Time to Shop Local for a Chance to Win Prizes 0

CPGSIgnAccording to Glenview Patch, the Village of Glenview’s Plan Commission recommended approval of Ten-Ninety’s request for a craft brewery and tasting shop permit. The Commissions’ recommended approval is scheduled for debate at the Tuesday, August 4 Village Board meeting. Hopefully after that meeting, we will know the fate of Card & Party Giant’s (CPG) former Glenview location. As indicated in prior blogs on this topic, CPG looks forward to seeing its former Glenview home occupied by a new business and signage.  While CPG relocated just up the road, closer to Lake Avenue, the 1318 Waukegan location is somehow missed by some of our seasonal patrons. We’re here with GView Nails and Samadhi Yoga.  The size of CPG’s store and inventory are deceiving from street view.  Customers often express surprise at the size of the store. If you haven’t visited us lately, Card & Party Giant invites you to a unique party shopping experience at 1318 Waukegan Road. Aisle after aisle is organized to help you find your Halloween costumes or costume accessories, general party supplies, a large selection of which are available and in stock.  A special wedding section is at the front of the store where you can select custom wedding invitations, and wedding accessories.  Party and bridal or baby shower supplies include elegant designs, party favors, bachelorette party supplies. Now is an especially good time to shop. CPG is participating in the Glenview Chamber of Commerce, shop local program, “Win with the Bear.”  During August, patrons can earn points for shopping with participating retailers and can enter for their chance to win a CPG gift certificate.   From greeting cards to gift wrap we’ve got you covered.  And, as always, we’re open seven days a week.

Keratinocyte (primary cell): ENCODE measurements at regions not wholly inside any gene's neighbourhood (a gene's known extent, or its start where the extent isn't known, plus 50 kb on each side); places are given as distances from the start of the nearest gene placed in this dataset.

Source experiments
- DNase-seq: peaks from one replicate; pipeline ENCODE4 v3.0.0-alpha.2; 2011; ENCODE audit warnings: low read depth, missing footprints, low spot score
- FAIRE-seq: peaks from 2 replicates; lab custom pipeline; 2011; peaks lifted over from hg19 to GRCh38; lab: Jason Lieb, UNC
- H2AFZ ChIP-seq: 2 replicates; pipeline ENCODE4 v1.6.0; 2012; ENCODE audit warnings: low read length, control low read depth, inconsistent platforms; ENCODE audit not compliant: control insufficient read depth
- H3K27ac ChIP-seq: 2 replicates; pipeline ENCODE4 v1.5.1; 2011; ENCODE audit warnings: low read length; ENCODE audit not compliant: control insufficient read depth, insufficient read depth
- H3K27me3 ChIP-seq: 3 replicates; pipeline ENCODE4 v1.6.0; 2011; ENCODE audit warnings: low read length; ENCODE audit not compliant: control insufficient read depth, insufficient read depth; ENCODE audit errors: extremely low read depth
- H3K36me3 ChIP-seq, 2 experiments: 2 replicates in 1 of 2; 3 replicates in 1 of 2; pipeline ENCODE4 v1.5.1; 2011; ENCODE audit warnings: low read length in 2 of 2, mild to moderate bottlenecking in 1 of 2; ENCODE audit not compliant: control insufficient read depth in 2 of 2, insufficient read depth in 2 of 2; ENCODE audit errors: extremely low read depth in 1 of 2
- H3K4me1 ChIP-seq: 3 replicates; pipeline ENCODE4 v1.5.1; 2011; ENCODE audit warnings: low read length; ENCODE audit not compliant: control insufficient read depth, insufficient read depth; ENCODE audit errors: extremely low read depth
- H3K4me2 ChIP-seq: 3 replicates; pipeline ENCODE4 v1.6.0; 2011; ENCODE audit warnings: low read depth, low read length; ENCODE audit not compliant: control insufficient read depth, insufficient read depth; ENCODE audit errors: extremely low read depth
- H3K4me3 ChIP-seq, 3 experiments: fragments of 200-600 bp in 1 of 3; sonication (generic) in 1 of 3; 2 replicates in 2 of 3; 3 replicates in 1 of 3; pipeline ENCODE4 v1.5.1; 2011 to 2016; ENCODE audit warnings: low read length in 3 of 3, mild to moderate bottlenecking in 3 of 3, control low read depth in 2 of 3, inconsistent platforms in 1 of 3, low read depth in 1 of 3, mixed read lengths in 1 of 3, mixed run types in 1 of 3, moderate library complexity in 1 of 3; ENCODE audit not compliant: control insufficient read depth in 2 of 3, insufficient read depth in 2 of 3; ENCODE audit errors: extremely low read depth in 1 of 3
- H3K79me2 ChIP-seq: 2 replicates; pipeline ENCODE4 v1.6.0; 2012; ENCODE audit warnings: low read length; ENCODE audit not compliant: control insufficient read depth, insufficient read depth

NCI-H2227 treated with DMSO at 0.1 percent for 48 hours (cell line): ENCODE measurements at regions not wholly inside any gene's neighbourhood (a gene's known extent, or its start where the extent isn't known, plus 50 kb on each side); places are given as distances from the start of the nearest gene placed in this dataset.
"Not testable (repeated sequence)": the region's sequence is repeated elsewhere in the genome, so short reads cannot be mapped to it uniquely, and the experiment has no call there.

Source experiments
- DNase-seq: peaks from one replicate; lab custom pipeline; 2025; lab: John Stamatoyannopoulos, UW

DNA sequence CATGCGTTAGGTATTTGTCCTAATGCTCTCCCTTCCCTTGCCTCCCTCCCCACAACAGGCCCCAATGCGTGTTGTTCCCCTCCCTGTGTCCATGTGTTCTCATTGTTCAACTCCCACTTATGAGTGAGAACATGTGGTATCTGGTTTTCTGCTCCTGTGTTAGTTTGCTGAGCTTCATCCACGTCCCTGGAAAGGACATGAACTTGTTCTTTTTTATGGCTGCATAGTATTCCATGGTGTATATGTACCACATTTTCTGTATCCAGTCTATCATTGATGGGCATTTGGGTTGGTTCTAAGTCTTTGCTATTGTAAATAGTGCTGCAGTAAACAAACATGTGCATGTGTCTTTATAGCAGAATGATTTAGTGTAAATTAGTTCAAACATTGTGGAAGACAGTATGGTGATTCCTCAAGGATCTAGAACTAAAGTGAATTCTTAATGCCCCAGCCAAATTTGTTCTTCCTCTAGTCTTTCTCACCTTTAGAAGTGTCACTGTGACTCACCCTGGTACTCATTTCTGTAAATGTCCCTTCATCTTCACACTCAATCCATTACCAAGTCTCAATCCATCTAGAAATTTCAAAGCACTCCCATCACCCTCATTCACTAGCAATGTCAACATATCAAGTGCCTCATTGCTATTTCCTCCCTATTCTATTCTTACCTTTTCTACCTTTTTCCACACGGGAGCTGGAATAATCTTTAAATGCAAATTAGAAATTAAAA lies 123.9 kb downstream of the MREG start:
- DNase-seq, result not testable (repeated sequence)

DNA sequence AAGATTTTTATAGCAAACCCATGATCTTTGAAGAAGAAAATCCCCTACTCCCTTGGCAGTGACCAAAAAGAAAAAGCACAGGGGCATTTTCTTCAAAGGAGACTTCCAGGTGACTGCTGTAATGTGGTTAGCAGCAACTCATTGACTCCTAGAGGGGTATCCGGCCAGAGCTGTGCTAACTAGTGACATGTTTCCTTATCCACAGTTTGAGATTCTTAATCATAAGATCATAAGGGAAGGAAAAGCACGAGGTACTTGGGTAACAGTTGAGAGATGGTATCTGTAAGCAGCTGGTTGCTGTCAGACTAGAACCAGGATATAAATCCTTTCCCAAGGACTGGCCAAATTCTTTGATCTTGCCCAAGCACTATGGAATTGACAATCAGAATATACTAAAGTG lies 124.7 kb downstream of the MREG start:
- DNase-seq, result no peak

Reflections of Yesteryear 0